Camerata is a bold and fearless ensemble. All credit to Brendan Joyce for partnering with classical guitar in this concert. The guitar is still not always taken seriously in classical circles and orchestras are often wary of partnering with this instrument because of its relatively modest voice.

However, it does depend on the soloist and Karin Schauup is a superb player and a towering force in the guitar world. Program choices for this enjoyable celebration of strings and guitar featured a selection of music with a rich yet subtle palette of colours.

Composed in 1875, Serenade for Strings is one of Dvorak’s most popular works. There are five movements. Brendan Joyce announced at the beginning of the concert that rather than perform all of the movements as one piece, the program would function like a sandwich with pieces by different composers occurring after each of Serenade’s movements.

Arguably the program’s ordering could be considered as a kind of rondo form in which an important theme alternates with contrasting interludes. Either way, Dvorak’s work was a most suitable choice for Camerata to showcase its stunning lyricism, sleek tone, exhilarating energy and a formidable capacity to communicate a composer’s ideas.

In five short movements, Serenade was inspired by three-part song form. The work brims with lovely tunes imaginatively interspersed throughout the strings ensemble. Camerata expertly relayed how these themes are shared and matched and echoed between the instrumental voices. The spirited performance had an admirable spontaneity and eloquence and the Larghetto in particular was beautifully rendered.

Camerata and Schauup presented five of Mendelssohn’s Songs Without Words in an arrangement for guitar and strings by Sef Albertz. The first sounded uneasy with some balancing concerns between ensemble and guitar. But the performance became stronger and stronger with the double bass grounding the ensemble effectively. Schauup’s electrifying virtuosity had crystal clarity when she rose to the surface with a leading part. No. 5, in which Schauup delivered an authoritative solo, was the performance’s highlight.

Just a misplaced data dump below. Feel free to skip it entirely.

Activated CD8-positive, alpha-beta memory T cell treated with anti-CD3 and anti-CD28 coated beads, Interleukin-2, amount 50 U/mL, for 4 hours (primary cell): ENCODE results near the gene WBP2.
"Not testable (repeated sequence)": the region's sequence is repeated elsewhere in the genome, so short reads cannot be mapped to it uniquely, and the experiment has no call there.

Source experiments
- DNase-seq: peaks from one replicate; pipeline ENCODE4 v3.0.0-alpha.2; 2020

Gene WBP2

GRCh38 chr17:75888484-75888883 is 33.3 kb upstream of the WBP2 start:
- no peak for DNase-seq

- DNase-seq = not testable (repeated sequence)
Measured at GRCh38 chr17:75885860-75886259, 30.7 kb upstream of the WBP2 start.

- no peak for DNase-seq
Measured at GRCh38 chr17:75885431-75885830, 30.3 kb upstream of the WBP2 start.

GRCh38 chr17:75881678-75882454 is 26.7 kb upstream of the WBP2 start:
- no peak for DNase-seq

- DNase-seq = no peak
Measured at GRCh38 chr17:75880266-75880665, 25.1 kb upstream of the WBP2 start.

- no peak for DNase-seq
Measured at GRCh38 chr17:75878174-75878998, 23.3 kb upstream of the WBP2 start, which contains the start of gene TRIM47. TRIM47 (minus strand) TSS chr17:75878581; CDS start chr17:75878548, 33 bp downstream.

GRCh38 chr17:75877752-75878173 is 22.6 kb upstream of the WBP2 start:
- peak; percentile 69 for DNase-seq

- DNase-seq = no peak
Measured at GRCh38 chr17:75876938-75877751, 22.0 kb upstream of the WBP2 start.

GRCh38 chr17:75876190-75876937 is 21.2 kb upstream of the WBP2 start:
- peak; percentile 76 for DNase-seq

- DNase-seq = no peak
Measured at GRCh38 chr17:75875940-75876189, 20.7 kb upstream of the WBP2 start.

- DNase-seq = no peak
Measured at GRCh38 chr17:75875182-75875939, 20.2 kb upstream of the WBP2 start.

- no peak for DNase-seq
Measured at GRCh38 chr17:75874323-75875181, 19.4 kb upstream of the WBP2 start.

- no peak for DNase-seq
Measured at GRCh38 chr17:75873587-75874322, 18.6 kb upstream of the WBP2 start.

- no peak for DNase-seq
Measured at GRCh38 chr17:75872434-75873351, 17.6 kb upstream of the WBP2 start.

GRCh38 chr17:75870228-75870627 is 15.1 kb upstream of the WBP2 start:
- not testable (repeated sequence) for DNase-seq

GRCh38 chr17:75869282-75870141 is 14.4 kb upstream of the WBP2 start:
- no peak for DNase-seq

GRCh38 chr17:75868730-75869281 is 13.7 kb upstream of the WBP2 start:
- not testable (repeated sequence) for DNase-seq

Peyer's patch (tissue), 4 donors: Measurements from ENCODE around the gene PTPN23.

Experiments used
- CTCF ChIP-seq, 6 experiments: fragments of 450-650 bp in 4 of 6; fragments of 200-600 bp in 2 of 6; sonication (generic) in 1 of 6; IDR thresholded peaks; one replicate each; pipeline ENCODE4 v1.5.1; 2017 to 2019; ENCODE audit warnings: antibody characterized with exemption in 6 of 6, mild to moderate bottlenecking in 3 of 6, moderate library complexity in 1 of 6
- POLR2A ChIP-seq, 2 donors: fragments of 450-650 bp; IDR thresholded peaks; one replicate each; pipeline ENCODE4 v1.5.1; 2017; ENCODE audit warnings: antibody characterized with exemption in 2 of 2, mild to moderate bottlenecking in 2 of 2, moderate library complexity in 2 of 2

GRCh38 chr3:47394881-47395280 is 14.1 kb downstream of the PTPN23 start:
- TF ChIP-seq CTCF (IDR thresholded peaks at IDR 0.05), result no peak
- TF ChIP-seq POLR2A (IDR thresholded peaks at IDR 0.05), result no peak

Bronos Kentet, the four players are Schauup’s students, performed a classy interpretation of Frederick Hand’s 2012 Chorale for Guitar Quartet which was prompted by the composer’s keen interest in Renaissance and Baroque vocal music. In a languid, unhurried rendering, the quartet demonstrated a dovetailed precision, a dreamy tone and spaciousness.

Camerata and Schauup premiered a new arrangement of Carl Vine’s Endless for guitar and string orchestra accompaniment. This poignant elegy was commissioned by Kathryn Bennett for Musica Viva as a tribute to her daughter Jennifer who tragically died in a car accident.

The title reflects the Buddhist philosophy that all is interconnected. Vine’s compositional design artfully balances the guitar and larger ensemble and was the most appreciated performance because of it.

Representing the see-sawing emotions of grief, the performance of this moving work began as a mournful meditation. The over-arching guitar commentary, brilliantly conjured by Schauup, sailed across Camerata’s brooding string accompaniment and the work ultimately shifted into an uplifting salsa.  

An elegant concert which delighted the audience.

Gillian Wills is an author and arts writer who publishes with Australian Stage Online, InReview and Limelight. Big Music, her novel is to be published by Hawkeye Publishing. Her memoir Elvis and Me: how a world-weary musician and a broken racehorse rescued each other, Finch was released in 2016 in Australia, America, Canada, The UK and NZ. 

Event details

Camerata – Queensland’s Chamber Orchestra & QPAC present
Camerata and Karin Schaupp

Venue: QPAC Concert Hall, QLD
Dates: 22 May 2024
Tickets: $69 - $99

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